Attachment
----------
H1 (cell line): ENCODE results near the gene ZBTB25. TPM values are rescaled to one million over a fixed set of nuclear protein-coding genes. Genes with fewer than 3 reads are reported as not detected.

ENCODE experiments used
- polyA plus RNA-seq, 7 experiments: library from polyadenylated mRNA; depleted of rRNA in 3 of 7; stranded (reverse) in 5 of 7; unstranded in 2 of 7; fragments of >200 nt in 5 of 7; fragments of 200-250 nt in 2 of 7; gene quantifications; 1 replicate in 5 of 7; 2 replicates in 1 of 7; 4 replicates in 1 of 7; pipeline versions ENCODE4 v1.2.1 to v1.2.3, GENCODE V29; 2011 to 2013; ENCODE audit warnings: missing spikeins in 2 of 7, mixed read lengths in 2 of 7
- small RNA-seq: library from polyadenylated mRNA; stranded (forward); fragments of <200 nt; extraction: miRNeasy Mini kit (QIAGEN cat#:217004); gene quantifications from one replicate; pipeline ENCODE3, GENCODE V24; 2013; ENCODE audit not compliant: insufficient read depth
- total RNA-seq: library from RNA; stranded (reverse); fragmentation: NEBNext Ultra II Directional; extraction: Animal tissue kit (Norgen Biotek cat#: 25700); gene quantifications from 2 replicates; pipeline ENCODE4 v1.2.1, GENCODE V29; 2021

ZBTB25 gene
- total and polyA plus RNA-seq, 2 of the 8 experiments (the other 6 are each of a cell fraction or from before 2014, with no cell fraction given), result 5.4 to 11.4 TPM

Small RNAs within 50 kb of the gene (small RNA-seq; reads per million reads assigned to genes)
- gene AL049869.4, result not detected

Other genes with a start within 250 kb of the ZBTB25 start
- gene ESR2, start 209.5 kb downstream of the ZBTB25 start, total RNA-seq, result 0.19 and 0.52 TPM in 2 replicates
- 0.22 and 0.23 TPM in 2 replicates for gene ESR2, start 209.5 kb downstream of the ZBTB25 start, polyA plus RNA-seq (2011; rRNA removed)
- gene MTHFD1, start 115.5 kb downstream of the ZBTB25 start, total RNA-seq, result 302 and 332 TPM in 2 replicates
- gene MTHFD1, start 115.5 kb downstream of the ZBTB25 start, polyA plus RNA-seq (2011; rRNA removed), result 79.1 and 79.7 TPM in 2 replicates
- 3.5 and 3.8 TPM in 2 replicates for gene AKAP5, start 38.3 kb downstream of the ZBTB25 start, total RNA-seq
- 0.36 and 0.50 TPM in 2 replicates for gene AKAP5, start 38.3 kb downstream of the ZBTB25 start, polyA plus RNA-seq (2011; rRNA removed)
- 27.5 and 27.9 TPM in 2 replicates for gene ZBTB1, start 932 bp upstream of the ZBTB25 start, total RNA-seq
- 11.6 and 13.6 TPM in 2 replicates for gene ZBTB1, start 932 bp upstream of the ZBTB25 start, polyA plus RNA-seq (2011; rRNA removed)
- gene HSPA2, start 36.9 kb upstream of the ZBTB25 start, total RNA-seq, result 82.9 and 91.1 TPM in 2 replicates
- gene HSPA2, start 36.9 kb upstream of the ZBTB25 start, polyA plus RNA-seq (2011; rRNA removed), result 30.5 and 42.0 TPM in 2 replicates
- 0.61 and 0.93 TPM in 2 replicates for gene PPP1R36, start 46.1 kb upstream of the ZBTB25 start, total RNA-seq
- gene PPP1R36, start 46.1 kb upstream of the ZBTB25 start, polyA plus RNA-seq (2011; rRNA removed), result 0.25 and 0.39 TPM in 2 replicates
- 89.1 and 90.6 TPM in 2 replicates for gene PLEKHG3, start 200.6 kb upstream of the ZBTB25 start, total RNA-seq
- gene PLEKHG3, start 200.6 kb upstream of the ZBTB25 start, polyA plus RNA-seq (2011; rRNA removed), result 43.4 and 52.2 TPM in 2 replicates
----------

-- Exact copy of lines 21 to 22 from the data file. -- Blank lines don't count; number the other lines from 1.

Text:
- 0.61 and 0.93 TPM in 2 replicates for gene PPP1R36, start 46.1 kb upstream of the ZBTB25 start, total RNA-seq
- gene PPP1R36, start 46.1 kb upstream of the ZBTB25 start, polyA plus RNA-seq (2011; rRNA removed), result 0.25 and 0.39 TPM in 2 replicates